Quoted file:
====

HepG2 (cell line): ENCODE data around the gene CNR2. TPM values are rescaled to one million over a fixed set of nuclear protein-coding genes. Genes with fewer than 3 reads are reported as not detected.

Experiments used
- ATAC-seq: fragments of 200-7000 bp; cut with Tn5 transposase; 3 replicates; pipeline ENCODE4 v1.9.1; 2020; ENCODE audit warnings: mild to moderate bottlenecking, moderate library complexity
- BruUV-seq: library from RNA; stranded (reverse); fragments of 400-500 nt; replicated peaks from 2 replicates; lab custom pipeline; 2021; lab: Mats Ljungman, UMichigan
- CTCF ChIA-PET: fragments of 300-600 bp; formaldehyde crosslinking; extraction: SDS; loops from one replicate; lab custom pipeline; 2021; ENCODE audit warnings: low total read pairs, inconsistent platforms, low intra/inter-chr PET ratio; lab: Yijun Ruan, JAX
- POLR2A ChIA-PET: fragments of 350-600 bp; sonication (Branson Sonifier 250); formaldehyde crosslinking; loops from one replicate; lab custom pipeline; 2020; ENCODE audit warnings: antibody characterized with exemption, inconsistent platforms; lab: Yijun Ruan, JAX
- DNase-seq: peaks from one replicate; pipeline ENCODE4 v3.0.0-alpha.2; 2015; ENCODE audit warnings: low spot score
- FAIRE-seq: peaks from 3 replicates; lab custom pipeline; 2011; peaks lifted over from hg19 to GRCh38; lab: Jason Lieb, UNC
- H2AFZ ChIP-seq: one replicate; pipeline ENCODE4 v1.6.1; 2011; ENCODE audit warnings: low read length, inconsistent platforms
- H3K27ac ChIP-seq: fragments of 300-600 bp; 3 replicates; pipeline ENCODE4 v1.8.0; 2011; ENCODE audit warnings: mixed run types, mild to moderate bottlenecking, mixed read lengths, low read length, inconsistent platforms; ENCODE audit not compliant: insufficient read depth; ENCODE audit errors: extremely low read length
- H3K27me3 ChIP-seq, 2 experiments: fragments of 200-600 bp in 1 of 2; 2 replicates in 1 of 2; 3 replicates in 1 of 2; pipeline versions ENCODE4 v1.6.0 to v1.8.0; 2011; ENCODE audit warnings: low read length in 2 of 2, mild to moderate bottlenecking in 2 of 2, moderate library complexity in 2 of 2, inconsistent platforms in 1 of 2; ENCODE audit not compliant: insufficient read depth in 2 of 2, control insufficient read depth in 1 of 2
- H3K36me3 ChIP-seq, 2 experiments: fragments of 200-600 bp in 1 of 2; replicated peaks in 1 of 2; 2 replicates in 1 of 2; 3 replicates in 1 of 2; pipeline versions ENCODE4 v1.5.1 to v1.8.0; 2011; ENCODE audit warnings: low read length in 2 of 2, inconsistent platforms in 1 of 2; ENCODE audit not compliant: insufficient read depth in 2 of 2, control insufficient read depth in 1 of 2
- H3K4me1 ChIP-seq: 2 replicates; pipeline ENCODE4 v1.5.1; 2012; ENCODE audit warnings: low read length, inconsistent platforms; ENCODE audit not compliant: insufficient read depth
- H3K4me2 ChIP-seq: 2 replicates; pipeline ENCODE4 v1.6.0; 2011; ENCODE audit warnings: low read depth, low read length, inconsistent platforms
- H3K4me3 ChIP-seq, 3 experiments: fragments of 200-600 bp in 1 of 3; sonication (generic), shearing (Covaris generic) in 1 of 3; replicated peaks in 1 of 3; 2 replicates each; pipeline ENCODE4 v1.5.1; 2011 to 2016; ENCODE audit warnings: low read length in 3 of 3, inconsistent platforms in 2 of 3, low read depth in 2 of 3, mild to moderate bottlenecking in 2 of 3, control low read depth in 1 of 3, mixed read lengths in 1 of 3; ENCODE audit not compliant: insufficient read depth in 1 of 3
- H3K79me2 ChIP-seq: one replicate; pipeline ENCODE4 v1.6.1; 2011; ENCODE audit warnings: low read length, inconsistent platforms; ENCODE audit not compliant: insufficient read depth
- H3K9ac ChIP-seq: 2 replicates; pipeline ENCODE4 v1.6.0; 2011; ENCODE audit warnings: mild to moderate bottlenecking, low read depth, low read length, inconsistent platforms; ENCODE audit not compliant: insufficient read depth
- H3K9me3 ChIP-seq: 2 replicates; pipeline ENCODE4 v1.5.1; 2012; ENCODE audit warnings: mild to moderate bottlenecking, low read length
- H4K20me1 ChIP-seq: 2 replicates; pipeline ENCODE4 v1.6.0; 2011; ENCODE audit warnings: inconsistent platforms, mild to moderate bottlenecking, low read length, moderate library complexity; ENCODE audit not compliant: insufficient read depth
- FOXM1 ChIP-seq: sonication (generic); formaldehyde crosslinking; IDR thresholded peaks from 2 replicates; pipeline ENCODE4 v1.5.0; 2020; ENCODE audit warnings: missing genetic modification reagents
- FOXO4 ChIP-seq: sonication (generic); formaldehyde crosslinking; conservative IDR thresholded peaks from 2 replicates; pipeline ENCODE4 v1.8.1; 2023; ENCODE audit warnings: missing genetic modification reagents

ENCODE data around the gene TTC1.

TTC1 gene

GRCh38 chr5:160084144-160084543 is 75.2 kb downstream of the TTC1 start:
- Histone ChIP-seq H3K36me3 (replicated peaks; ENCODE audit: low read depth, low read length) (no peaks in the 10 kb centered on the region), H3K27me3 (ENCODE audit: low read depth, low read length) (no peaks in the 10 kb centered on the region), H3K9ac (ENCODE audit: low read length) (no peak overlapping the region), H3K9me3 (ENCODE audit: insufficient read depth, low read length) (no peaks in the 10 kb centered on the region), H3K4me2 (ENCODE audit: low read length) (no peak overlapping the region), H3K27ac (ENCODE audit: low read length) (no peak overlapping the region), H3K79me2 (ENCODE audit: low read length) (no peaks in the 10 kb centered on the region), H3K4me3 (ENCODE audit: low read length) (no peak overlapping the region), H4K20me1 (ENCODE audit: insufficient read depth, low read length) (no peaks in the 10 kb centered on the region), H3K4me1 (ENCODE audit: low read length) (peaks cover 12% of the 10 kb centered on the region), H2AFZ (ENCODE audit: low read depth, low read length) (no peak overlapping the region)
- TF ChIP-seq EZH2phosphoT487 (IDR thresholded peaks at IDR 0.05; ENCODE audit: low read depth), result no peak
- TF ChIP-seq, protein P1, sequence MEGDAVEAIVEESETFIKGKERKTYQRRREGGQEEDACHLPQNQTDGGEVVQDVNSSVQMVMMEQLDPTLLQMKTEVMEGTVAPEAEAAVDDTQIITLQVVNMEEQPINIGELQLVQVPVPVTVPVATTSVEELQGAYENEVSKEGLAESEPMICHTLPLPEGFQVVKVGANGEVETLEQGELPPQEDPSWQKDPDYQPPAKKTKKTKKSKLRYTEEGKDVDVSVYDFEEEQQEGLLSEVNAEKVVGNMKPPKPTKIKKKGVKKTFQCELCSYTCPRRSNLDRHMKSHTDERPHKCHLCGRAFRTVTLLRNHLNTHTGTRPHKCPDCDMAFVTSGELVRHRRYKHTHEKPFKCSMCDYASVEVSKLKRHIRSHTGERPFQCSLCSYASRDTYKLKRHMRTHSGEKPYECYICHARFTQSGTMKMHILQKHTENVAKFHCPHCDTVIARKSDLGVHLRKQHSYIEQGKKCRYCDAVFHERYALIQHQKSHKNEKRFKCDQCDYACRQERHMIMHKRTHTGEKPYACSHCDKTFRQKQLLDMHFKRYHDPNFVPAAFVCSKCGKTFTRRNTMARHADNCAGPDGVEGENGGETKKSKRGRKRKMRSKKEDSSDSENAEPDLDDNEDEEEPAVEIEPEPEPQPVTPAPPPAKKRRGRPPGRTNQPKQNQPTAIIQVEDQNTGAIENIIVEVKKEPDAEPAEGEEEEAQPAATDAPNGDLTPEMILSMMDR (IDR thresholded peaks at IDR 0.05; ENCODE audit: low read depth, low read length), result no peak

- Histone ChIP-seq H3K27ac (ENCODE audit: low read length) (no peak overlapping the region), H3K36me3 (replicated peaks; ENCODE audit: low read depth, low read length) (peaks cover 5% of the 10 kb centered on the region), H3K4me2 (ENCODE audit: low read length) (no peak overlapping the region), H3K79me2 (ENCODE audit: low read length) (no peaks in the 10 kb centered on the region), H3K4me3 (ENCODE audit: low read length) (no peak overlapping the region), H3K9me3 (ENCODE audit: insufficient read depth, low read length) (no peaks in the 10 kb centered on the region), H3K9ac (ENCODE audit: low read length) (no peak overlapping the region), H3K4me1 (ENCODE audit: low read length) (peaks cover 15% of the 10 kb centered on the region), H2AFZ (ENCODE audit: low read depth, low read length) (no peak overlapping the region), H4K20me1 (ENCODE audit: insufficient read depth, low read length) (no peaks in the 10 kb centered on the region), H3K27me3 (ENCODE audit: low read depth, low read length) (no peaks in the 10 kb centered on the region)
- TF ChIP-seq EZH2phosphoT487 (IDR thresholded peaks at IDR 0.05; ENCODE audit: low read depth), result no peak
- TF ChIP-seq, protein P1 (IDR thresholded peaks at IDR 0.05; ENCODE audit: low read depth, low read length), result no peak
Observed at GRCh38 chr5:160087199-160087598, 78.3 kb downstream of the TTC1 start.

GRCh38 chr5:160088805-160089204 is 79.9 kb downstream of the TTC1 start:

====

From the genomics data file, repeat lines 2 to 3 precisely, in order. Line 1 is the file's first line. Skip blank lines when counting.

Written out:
Experiments used
- ATAC-seq: fragments of 200-7000 bp; cut with Tn5 transposase; 3 replicates; pipeline ENCODE4 v1.9.1; 2020; ENCODE audit warnings: mild to moderate bottlenecking, moderate library complexity